“Psychological features that signalize a potential offender in a relationship are excessive jealousy, tendency to dominate and passion for power,” said Veneta Marina, psychologist from Blagoevgrad branch of Regional Hospital for Psychological Diseases. “The victims of domestic violence, on the other hand, are usually people who lack self-confidence and have an inclination for submissive behavior,” she added.
The lack of self-confidence and insecurity increase the “chance” of a woman to become a victim of physical abuse. However, it’s her forgiveness that makes offender more powerful and cruel. Violence can be as addictive as drugs and alcohol are. In the beginning of their dangerous path most of the addicts believe they can stop at any point of time; then they start making up excuses for taking a dope once again (like convincing themselves that they need to relax). Likewise, the perpetrators invent multitude of different reasons to start their aggression. The male explanations for punishment of a woman may vary from at least seemingly substantial ones – like her heavy flirting with other men or excessive money spending – to the most ridiculous excuses like overcooked meal or unwashed shirts.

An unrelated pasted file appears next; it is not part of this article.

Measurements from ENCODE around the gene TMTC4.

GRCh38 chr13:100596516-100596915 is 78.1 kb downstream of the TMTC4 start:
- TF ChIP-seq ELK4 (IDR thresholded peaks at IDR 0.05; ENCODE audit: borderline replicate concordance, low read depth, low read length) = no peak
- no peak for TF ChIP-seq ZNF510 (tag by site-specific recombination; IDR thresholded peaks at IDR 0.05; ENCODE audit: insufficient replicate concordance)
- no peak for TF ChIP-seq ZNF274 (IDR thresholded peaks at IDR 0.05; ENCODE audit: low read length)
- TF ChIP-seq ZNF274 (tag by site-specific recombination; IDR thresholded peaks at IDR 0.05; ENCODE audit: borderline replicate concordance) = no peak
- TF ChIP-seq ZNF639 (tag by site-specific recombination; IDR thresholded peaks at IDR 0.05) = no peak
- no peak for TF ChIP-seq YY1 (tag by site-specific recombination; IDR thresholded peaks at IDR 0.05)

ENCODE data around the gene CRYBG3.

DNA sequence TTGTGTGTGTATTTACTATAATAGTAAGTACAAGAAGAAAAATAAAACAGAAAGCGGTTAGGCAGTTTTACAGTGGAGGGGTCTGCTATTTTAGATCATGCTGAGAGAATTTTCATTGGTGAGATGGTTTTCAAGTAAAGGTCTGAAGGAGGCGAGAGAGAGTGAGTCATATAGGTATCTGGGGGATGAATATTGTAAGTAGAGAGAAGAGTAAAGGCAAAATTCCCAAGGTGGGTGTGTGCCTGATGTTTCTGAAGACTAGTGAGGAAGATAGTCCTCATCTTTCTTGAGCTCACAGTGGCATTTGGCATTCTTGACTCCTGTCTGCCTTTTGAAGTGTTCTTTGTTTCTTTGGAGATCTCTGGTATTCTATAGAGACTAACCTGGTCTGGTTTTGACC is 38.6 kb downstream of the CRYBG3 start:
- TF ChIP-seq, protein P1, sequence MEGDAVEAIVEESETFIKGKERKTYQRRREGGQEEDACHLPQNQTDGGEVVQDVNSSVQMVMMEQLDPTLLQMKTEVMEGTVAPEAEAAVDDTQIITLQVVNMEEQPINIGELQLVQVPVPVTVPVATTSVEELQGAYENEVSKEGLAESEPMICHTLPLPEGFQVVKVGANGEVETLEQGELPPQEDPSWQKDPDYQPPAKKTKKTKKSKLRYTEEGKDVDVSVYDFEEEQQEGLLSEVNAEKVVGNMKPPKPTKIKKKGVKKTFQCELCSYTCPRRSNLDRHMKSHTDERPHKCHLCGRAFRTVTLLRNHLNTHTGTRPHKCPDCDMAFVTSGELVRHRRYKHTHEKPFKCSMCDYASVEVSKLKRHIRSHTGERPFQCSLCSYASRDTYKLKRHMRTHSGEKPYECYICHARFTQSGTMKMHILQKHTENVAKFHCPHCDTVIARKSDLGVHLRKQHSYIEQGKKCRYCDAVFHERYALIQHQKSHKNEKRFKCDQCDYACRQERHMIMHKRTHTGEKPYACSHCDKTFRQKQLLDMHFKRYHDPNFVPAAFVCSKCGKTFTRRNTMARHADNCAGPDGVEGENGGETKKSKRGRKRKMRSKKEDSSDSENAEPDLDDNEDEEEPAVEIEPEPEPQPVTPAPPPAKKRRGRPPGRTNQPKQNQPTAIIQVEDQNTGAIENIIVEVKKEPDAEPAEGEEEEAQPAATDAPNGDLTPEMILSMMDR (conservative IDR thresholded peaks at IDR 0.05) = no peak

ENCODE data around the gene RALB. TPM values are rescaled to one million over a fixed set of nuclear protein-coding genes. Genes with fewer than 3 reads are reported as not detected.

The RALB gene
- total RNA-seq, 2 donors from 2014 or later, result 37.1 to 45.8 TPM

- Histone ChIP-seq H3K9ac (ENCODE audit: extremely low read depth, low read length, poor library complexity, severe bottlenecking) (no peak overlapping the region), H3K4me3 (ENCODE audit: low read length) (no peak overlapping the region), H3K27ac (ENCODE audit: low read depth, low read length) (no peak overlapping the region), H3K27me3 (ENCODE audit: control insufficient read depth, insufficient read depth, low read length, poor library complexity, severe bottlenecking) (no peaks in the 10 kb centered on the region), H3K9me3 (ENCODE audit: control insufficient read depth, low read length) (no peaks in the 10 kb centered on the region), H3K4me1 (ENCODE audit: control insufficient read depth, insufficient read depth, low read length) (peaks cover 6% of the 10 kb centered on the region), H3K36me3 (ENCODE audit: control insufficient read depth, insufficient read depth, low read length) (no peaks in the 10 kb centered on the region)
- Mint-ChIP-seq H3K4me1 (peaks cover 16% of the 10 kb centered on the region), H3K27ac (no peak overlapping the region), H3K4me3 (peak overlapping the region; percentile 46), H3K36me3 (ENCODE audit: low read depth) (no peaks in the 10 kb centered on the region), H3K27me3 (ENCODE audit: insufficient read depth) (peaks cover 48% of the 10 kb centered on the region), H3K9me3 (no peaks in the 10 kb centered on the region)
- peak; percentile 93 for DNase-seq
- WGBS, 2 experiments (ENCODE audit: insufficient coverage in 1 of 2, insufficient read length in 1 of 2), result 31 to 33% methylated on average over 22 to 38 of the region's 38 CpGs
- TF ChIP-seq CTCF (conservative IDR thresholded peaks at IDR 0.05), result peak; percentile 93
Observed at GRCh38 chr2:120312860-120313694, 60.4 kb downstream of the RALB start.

In the beginning of her married life Olga believed that jealousy was one of the main reasons of her husband’s aggression. After the birth of their daughter Julia when she was mostly staying at home and “jealousy card” lost its relevance, her husband invented new excuses for abusing her. Once he beat her in the morning of her birthday. “When we woke up, out of the usual women’s curiosity, I asked whether I will receive a present today,” Olga recalled. Her husband’s response to that question was shouting that they don’t have money for that. When Olga got offended Yordan severely beat his wife to “make her feel better.”